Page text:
Moussa: …has to be lifted, immediately and in full.
SPIEGEL: Israeli Prime Minister Benjamin Netanyahu is a long way from doing that. Could you still sit down with him and find political compromises?
Moussa: First of all, Netanyahu would have to show that he is interested in a just peace. That would reduce the tensions in the region.
SPIEGEL: You already visited Israel during your time as foreign minister. Back then, you refused to visit the Yad Vashem Holocaust memorial.
Moussa: That was many years ago. I didn't want the agenda of my visit to be dictated to me at the time. But that has nothing to do with my revulsion for the Nazis' mass murder of the Jews.
SPIEGEL: The Egyptian military has to give up its power as a precondition for real democracy.
Moussa: I'm convinced of that. They have shown great responsibility. You know that they are only managing the transition. As with all other democratic forces, I am in close contact with the military council. But Egypt's new era will only begin when our constitution is reformed and the first freely elected president is inaugurated.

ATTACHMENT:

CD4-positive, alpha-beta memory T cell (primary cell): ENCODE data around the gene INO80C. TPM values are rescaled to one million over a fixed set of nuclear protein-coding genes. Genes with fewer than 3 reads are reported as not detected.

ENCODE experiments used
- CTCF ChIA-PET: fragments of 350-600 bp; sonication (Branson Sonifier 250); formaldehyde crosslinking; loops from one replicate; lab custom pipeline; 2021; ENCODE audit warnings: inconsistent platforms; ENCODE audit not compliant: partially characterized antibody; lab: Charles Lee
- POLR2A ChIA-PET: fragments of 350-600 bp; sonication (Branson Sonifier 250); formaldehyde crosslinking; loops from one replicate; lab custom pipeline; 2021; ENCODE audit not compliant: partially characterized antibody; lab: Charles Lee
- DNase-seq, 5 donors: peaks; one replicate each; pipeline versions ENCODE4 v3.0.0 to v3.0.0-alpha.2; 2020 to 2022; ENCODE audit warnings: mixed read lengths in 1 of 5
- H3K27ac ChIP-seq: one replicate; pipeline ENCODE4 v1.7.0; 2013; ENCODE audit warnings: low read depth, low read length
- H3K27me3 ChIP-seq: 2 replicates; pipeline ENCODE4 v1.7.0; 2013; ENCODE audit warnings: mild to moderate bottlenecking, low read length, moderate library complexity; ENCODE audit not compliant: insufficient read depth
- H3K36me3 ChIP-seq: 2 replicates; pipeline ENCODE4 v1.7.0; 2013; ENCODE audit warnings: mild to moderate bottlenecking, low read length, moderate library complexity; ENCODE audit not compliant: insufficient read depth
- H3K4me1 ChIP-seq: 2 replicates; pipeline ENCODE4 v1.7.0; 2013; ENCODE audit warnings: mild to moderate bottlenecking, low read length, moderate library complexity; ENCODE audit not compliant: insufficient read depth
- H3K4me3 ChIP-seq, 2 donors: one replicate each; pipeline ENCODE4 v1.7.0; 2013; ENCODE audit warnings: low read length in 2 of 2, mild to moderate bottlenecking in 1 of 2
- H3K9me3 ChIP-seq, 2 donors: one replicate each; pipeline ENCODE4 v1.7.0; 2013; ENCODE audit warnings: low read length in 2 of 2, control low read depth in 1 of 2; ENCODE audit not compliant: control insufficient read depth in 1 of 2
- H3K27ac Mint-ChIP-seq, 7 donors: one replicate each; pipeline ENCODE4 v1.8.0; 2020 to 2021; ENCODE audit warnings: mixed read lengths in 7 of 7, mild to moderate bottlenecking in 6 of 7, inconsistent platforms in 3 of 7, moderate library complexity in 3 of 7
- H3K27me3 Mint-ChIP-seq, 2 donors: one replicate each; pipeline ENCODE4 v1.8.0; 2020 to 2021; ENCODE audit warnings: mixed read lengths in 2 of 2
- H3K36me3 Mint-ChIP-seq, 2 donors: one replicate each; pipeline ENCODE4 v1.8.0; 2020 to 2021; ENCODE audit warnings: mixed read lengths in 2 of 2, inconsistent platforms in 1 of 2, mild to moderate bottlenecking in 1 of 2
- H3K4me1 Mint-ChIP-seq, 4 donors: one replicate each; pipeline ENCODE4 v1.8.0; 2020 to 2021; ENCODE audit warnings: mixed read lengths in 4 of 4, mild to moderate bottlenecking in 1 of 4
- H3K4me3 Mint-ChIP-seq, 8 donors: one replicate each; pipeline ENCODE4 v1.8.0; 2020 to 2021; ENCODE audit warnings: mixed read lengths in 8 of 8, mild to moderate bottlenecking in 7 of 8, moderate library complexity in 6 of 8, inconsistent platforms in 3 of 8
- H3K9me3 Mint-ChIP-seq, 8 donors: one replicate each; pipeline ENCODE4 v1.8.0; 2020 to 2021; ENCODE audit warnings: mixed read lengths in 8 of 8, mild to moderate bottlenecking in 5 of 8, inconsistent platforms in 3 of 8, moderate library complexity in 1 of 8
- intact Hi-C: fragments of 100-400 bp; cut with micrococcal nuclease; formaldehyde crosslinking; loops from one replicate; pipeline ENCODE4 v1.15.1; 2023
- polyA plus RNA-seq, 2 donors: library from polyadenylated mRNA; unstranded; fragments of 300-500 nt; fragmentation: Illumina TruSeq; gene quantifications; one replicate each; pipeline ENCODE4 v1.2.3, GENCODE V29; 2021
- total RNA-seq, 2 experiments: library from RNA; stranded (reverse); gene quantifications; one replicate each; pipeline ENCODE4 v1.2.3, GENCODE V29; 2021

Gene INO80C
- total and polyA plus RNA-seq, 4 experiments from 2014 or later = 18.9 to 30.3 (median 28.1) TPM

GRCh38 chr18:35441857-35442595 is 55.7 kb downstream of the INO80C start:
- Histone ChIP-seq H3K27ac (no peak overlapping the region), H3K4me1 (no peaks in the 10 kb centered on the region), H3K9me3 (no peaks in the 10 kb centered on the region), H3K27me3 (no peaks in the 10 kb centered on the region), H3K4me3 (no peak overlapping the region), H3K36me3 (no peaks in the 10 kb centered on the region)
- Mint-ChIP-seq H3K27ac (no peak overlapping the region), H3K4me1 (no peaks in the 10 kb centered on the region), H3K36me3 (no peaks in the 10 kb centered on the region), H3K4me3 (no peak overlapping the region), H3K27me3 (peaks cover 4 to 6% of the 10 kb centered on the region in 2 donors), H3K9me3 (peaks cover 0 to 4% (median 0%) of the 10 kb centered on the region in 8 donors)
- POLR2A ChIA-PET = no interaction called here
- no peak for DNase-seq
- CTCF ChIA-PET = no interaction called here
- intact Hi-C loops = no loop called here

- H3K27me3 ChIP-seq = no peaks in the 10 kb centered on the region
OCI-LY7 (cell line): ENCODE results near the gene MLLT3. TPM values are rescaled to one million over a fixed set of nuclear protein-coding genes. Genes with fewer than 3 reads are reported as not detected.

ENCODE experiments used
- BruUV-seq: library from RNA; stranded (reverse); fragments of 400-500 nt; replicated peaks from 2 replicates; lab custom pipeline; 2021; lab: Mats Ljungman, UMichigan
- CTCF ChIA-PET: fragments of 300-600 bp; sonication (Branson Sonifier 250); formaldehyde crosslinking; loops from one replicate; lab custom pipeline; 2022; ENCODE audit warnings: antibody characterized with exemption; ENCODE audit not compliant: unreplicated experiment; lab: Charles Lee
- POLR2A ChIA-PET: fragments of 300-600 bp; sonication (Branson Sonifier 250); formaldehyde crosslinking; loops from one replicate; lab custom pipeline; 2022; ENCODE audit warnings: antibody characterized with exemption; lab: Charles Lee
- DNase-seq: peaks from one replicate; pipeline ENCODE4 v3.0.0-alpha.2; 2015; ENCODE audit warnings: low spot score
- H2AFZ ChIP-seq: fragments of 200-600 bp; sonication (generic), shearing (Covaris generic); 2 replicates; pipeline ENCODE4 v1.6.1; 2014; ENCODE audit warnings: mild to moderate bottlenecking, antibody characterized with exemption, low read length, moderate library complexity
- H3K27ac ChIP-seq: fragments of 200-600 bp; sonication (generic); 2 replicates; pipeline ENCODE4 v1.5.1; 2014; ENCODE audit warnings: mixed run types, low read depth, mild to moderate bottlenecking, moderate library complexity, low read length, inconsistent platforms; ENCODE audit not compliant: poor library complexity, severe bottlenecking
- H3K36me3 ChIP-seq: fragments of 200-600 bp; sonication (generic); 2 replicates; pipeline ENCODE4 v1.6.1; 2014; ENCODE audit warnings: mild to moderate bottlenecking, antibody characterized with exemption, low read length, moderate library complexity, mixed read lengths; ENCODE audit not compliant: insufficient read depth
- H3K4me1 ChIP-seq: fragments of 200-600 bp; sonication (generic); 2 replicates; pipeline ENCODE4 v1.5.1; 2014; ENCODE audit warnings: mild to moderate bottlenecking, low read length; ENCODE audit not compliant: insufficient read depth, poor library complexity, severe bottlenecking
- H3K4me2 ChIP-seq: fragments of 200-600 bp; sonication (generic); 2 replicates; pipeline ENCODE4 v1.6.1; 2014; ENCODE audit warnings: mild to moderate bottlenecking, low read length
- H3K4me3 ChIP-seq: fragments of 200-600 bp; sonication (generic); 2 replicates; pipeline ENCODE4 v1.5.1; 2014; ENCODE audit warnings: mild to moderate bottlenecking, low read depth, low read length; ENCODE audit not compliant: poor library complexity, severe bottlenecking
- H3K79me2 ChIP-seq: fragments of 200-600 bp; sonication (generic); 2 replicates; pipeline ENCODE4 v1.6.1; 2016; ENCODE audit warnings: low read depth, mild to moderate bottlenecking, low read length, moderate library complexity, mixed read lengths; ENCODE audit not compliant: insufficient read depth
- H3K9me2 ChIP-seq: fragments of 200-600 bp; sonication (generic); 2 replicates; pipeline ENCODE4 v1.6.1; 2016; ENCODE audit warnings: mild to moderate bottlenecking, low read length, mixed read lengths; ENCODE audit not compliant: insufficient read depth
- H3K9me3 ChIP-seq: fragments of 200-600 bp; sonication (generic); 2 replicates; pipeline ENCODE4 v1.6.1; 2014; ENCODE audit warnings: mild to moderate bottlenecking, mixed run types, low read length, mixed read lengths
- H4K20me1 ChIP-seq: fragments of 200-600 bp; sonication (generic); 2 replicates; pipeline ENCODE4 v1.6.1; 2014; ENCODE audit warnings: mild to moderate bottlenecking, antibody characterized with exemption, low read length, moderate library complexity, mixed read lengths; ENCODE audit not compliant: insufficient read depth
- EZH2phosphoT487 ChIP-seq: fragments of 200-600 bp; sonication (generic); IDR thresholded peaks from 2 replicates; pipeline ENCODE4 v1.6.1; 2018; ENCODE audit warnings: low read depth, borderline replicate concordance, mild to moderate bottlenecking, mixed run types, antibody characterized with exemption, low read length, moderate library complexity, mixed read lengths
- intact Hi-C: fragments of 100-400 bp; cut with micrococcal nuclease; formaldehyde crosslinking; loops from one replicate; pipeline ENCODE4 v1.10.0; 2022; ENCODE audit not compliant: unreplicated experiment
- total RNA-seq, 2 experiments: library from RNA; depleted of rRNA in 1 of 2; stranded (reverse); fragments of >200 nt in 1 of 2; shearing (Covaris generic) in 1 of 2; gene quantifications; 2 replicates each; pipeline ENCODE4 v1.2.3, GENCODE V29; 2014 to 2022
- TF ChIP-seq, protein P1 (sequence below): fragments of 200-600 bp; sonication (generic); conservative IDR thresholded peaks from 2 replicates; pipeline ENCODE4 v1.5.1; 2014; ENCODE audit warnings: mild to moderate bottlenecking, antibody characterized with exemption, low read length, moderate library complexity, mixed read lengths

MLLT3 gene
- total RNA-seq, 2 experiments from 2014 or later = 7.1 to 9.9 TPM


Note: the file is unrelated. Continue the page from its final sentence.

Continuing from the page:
SPIEGEL: Should the crimes of the past be punished or forgiven?
Moussa: The crucial thing is the rule of law. Criminals need to be punished. But it's not about revenge. For us, the most important thing is to look to the future.
SPIEGEL: Should Mubarak be pardoned? Are you in contact with him?
Moussa: No, I have no contact with him. He is living in his villa in Sharm el-Sheikh on the Red Sea, and he's well guarded. He should withdraw from public life completely. The former president is now an ordinary citizen like anyone else. Hosni Mubarak will also have to answer to the law. Everyone is equal in the new Egypt.
SPIEGEL: Mr. Secretary-General, we thank you for this interview.